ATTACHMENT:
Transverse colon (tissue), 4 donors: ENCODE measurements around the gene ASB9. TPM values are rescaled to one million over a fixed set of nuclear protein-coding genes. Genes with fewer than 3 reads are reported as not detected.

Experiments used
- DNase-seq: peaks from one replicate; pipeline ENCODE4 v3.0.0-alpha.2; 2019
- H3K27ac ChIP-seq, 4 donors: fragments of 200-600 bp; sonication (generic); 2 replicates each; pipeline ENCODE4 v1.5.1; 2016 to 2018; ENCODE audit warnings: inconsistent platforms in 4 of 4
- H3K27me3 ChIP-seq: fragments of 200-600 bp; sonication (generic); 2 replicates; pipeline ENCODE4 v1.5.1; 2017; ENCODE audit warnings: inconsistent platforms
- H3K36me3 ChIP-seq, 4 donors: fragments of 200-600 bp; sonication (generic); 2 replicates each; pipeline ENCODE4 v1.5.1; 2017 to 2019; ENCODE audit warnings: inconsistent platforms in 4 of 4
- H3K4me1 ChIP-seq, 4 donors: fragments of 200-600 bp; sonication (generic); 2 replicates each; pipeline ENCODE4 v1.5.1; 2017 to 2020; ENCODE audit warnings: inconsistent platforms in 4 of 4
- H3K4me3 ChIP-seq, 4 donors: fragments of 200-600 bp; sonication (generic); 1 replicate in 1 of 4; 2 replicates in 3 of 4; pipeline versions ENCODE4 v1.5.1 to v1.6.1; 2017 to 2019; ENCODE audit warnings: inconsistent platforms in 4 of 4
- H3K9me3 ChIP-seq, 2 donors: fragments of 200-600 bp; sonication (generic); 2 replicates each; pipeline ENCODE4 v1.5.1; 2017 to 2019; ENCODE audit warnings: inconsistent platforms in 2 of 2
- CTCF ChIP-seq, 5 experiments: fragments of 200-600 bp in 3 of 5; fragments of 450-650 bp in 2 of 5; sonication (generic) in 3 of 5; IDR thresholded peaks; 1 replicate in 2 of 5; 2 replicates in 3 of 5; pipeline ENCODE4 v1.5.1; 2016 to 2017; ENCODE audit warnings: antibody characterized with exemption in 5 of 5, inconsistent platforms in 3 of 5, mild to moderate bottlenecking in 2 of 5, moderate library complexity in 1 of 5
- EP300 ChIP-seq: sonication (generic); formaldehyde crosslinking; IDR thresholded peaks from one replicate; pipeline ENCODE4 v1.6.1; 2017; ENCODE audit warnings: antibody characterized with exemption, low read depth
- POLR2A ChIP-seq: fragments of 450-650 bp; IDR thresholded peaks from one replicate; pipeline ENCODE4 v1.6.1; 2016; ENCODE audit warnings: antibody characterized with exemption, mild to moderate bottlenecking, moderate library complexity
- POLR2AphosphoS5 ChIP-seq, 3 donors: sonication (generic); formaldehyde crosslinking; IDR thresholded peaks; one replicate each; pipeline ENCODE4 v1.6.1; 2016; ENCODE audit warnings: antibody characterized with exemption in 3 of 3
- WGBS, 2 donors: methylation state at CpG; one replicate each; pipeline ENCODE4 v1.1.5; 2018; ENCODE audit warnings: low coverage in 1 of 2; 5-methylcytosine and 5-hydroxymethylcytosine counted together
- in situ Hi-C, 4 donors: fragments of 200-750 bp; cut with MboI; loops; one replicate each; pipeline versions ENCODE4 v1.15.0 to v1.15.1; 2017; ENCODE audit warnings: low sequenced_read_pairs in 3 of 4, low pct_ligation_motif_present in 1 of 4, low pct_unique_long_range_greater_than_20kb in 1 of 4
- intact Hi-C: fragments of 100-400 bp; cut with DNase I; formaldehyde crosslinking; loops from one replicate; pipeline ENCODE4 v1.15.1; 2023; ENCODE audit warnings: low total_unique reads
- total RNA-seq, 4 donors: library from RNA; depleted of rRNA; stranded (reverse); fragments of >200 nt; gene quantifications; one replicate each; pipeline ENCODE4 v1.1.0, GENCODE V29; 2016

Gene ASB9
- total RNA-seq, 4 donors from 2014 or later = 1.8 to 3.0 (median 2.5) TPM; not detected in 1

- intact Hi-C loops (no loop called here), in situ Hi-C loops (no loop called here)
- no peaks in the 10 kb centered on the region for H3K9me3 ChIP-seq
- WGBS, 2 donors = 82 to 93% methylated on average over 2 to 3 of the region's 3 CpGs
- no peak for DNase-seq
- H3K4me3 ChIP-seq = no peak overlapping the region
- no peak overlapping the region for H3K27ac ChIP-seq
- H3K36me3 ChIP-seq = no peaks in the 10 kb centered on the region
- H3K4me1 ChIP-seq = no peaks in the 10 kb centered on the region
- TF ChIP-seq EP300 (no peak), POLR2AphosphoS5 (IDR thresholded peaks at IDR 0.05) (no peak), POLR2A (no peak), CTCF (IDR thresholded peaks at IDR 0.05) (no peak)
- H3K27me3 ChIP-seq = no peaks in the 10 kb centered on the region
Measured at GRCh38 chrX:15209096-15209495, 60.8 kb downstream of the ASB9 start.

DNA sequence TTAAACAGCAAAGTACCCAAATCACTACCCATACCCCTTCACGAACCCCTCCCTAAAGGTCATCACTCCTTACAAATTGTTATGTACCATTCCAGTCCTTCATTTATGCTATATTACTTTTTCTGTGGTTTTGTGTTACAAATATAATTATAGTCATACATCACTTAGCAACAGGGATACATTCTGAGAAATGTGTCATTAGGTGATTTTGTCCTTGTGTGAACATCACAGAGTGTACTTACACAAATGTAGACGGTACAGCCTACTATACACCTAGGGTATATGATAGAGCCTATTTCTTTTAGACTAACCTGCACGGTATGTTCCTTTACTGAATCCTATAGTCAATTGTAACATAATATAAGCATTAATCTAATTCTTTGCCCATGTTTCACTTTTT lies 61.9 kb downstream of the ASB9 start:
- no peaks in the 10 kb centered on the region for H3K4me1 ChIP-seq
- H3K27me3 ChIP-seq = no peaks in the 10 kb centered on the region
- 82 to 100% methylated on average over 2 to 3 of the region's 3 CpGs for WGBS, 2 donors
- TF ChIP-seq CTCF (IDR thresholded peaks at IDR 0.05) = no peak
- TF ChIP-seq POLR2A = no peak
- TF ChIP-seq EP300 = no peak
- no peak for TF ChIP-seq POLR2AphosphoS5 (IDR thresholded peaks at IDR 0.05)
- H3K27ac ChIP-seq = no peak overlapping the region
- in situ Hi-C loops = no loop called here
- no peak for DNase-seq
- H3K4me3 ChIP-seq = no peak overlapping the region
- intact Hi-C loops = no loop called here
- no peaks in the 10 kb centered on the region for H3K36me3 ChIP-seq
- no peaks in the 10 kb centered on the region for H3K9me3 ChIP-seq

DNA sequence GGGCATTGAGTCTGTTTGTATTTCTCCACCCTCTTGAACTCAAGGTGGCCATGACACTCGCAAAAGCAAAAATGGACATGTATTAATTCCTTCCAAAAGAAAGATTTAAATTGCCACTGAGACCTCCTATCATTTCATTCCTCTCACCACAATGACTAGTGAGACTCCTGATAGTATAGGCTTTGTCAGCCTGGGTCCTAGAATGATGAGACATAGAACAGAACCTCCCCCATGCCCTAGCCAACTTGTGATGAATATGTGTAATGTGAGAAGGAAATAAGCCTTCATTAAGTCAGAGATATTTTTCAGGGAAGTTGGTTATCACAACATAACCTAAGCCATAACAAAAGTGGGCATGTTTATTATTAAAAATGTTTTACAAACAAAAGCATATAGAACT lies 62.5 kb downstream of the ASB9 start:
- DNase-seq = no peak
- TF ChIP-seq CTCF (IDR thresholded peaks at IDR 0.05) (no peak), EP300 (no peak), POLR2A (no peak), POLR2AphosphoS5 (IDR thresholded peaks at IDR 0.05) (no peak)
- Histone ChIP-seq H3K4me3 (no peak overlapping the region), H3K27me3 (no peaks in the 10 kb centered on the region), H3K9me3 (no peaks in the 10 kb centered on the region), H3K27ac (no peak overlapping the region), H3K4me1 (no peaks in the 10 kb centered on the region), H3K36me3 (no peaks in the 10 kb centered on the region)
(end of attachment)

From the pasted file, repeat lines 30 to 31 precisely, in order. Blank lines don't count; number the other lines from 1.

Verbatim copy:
Measured at GRCh38 chrX:15209096-15209495, 60.8 kb downstream of the ASB9 start.

DNA sequence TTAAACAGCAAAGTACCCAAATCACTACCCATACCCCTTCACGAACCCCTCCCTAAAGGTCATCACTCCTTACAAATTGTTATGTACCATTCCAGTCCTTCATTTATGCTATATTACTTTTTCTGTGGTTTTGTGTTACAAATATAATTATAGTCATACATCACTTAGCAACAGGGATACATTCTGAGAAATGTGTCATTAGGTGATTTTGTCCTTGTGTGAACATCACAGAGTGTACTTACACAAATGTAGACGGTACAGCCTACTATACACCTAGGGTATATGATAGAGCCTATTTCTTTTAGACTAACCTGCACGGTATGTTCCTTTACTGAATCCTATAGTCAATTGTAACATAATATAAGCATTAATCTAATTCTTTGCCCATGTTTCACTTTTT lies 61.9 kb downstream of the ASB9 start: